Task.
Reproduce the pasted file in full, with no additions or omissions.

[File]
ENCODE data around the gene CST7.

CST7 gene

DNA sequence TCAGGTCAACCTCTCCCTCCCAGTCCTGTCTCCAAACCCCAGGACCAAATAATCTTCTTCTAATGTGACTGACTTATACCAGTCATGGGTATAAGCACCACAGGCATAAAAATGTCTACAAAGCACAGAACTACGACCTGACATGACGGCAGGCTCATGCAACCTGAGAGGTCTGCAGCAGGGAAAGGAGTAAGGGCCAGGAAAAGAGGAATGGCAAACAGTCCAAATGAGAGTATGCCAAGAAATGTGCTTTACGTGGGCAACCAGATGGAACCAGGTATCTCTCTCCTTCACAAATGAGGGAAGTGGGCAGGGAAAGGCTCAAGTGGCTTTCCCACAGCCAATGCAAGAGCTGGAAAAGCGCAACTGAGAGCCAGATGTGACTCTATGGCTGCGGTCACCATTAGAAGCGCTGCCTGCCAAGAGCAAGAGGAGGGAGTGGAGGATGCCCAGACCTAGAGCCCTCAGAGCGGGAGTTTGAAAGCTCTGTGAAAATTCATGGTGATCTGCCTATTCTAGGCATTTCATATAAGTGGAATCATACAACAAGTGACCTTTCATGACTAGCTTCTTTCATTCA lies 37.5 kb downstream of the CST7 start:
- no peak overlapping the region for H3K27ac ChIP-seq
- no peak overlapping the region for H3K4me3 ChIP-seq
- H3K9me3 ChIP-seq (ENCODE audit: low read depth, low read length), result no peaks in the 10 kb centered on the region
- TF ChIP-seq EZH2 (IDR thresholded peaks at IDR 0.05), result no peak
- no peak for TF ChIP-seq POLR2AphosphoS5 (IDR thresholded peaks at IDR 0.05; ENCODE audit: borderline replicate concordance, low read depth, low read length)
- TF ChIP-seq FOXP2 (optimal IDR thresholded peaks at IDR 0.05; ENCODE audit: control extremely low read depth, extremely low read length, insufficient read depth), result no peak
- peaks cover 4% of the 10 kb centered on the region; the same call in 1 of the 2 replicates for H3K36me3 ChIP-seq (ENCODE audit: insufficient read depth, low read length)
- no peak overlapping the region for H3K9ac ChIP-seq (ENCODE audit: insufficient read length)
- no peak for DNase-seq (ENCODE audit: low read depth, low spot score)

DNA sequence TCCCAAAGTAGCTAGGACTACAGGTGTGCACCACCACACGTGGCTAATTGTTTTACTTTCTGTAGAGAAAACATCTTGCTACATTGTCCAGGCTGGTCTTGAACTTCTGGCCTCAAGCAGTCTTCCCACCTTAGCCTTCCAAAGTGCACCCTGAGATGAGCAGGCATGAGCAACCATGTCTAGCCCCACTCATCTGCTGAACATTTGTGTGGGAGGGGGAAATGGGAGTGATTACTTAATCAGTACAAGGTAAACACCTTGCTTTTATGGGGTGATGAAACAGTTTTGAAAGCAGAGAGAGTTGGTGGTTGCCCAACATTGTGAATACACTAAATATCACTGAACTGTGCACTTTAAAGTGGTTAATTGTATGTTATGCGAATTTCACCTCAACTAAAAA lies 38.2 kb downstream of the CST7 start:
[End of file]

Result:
ENCODE data around the gene CST7.

CST7 gene

DNA sequence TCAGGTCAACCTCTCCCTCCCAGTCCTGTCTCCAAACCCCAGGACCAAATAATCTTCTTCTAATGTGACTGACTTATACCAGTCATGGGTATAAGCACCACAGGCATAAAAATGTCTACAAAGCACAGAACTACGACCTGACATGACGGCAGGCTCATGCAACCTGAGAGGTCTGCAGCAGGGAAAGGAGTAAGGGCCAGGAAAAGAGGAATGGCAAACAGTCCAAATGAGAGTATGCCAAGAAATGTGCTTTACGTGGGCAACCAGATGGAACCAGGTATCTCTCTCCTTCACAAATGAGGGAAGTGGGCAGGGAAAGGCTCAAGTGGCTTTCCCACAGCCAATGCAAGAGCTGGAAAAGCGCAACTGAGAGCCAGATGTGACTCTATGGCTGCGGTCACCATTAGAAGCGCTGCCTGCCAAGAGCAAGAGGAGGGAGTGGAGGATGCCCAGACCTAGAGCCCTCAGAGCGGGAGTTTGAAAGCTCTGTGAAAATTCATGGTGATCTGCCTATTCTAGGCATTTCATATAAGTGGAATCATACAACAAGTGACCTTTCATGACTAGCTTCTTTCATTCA lies 37.5 kb downstream of the CST7 start:
- no peak overlapping the region for H3K27ac ChIP-seq
- no peak overlapping the region for H3K4me3 ChIP-seq
- H3K9me3 ChIP-seq (ENCODE audit: low read depth, low read length), result no peaks in the 10 kb centered on the region
- TF ChIP-seq EZH2 (IDR thresholded peaks at IDR 0.05), result no peak
- no peak for TF ChIP-seq POLR2AphosphoS5 (IDR thresholded peaks at IDR 0.05; ENCODE audit: borderline replicate concordance, low read depth, low read length)
- TF ChIP-seq FOXP2 (optimal IDR thresholded peaks at IDR 0.05; ENCODE audit: control extremely low read depth, extremely low read length, insufficient read depth), result no peak
- peaks cover 4% of the 10 kb centered on the region; the same call in 1 of the 2 replicates for H3K36me3 ChIP-seq (ENCODE audit: insufficient read depth, low read length)
- no peak overlapping the region for H3K9ac ChIP-seq (ENCODE audit: insufficient read length)
- no peak for DNase-seq (ENCODE audit: low read depth, low spot score)

DNA sequence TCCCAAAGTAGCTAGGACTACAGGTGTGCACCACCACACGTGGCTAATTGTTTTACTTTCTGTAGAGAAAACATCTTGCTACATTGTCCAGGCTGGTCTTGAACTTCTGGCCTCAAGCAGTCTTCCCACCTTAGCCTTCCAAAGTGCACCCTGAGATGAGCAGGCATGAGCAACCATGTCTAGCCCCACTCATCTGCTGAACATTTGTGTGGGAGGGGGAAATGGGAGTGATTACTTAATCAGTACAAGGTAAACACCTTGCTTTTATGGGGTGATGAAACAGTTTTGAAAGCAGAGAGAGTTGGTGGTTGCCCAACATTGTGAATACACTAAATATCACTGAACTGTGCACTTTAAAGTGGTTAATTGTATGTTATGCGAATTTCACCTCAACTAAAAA lies 38.2 kb downstream of the CST7 start: